Well, initially, the main motivation for studying a cell-free DNA analysis is to look for species of DNA that might have been released from various organs that might be useful for doing diagnostics on them. So, for example, we have analyzed DNA that came from the placenta for prenatal diagnosis. We’ve analyzed DNA release from tumors for cancer assessment, but we need to somehow distinguish these molecules of interest with the molecules that are just floating around in the background that might not be from a diseased organ or the organ of interest. So previously, when the field first started, we tried to use genetic differences. For example, for tumor, we might be looking for mutations that were present in the tumor genome and use those features to distinguish the tumor DNA from the non-tumor DNA. But then, as time went on, we realized that those DNA of interest, they typically are shorter. For example, the DNA from placenta or tumor cells, they are shorter than the background DNA that we are not as much interested in. Then, when we looked into why these DNA molecules are shorter, then we found out that the fragmentation process is actually non-random. From this point onwards, people started as, why is it not random and how does the cell control which part of genome becomes fragmented and how can we make use of these fragmented features? And very soon, I mean, it became a field and the studies—the number of studies just exploded.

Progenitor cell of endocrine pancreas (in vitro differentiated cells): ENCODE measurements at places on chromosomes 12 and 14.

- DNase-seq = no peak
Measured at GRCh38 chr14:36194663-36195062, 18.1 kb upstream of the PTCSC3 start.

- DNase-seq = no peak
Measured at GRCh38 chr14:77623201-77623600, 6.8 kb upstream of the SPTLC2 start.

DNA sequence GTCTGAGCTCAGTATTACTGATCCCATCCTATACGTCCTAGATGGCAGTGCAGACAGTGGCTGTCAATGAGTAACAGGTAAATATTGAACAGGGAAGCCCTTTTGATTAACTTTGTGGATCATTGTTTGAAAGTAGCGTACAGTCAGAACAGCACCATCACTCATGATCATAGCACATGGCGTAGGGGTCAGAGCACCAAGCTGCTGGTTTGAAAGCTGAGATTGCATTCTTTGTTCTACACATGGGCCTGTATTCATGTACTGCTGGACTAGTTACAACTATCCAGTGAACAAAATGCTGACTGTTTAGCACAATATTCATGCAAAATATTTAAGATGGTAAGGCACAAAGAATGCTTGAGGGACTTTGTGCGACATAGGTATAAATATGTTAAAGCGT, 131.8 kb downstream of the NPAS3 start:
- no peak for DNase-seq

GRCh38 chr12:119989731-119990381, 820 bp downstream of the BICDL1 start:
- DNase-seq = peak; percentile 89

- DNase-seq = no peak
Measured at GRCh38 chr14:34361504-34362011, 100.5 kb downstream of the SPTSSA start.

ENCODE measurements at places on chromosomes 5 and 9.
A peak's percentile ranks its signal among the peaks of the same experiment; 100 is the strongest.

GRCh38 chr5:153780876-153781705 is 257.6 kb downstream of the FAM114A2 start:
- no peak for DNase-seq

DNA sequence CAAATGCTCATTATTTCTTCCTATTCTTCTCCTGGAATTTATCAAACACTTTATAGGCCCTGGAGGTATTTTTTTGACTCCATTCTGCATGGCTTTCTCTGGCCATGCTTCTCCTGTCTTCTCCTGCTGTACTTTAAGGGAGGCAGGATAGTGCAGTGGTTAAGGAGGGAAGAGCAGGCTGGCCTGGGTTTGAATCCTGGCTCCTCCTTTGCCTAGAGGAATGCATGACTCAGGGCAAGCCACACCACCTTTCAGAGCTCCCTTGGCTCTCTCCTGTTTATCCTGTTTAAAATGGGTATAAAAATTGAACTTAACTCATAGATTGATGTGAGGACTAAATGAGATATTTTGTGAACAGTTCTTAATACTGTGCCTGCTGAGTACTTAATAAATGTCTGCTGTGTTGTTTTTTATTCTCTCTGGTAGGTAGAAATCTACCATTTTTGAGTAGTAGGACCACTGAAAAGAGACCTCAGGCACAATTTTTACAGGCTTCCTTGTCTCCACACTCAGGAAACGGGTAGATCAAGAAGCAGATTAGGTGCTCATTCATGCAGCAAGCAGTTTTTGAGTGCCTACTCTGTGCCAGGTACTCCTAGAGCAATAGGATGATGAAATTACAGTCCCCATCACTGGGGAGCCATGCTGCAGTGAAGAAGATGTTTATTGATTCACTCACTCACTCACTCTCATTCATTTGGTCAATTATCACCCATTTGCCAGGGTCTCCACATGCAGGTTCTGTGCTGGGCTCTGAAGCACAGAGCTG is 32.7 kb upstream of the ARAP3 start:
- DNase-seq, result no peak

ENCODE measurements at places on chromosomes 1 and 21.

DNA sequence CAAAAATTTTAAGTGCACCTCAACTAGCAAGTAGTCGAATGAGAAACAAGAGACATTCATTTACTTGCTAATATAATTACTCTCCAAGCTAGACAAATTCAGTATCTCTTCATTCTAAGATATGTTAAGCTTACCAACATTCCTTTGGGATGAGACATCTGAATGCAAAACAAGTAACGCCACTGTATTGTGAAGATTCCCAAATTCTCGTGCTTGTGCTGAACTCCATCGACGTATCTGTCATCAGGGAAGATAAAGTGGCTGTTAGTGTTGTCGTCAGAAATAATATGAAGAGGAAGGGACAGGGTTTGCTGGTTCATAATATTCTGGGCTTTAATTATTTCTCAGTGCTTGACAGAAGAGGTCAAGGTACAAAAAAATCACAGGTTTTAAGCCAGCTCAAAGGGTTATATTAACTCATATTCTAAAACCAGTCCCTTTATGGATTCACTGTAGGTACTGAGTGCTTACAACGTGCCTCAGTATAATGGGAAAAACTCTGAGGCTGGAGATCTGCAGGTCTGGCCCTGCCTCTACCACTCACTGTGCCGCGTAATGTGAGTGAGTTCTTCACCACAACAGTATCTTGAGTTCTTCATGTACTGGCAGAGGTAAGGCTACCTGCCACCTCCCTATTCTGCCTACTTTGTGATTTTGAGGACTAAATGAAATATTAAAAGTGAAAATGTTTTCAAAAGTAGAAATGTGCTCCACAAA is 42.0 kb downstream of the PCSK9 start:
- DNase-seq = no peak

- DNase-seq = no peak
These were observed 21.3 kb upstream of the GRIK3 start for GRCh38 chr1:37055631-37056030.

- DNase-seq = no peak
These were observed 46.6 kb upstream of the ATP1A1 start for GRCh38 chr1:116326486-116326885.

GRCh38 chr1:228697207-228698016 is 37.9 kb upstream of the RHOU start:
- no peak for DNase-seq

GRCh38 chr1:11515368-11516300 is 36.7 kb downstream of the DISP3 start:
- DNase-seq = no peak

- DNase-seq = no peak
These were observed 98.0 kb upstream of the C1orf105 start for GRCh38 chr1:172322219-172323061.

Well, besides learning about the fascinating biological basis of cell-free DNA generation, what else can fragmentomics offer?
Interestingly, there are already a number of clinical applications that can be based on fragmentomics. The first one that has been used is to measure fetal DNA fraction. So, when we take a plasma sample from a pregnant woman to do prenatal analysis, we will be interested to know, in her sample, how much of a DNA came from the baby and we call this proportional DNA fetal fraction. Researchers have found out that the DNA from the placenta are typically a little bit shorter than the DNA coming from the mother. So, by measuring the amounts of short DNA in the sample, one can actually work out the approximate amount of baby’s DNA in the mother’s blood sample. So, this is one application that has been used in the field.